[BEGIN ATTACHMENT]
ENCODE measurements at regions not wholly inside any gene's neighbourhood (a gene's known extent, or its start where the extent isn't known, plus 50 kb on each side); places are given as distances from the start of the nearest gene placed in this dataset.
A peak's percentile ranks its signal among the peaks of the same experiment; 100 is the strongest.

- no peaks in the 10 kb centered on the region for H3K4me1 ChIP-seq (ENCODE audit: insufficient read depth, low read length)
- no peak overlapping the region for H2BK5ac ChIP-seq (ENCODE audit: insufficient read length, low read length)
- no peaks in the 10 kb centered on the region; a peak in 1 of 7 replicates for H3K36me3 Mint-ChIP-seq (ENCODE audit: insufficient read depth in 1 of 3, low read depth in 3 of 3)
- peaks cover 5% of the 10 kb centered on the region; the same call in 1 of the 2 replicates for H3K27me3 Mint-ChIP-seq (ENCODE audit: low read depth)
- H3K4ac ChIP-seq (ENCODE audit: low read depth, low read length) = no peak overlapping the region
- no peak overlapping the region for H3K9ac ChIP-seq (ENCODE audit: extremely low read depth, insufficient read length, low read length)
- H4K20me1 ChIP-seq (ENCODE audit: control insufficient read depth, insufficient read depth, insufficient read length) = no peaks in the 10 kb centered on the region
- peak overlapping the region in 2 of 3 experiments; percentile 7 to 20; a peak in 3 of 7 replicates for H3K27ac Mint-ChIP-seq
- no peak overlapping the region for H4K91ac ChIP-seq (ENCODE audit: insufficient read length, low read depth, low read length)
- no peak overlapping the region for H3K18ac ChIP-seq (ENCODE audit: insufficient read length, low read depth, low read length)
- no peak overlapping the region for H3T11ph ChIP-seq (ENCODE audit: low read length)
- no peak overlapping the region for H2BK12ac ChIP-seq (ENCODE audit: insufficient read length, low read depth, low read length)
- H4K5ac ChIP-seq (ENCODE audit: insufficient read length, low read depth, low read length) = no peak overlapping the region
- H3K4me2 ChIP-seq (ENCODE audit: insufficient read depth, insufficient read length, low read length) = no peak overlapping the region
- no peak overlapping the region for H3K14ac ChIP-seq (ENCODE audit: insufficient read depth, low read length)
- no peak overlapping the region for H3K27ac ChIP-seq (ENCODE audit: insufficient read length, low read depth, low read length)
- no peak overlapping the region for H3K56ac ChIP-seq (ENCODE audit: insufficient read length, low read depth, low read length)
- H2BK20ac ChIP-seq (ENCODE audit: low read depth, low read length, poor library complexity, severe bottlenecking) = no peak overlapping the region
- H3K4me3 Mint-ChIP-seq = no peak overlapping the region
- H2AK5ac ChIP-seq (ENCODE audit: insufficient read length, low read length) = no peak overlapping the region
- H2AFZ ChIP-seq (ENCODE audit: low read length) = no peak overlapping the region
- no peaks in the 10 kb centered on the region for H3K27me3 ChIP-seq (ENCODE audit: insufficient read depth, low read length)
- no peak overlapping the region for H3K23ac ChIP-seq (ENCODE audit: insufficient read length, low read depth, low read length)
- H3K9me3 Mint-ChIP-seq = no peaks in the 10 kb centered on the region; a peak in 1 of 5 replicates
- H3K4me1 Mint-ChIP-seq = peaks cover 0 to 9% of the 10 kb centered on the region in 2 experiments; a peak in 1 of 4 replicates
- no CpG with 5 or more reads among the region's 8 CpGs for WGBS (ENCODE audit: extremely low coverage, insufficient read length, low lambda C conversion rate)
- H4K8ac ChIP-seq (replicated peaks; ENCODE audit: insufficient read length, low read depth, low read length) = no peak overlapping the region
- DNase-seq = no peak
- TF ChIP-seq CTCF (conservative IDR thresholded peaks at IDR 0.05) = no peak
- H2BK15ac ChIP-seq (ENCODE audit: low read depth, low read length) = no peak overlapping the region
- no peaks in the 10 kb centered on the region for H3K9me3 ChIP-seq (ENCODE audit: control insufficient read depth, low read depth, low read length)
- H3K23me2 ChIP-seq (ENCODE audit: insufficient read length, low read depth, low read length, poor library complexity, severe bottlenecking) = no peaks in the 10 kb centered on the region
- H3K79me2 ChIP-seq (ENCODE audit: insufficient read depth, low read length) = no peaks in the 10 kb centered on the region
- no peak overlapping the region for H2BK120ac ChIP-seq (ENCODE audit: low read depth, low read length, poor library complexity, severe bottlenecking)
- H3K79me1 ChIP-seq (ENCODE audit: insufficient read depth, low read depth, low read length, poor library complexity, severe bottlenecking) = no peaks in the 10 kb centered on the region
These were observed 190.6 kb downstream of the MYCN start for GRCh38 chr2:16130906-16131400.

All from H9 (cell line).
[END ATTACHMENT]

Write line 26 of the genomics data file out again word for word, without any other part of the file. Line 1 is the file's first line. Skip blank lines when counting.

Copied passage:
- H3K9me3 Mint-ChIP-seq = no peaks in the 10 kb centered on the region; a peak in 1 of 5 replicates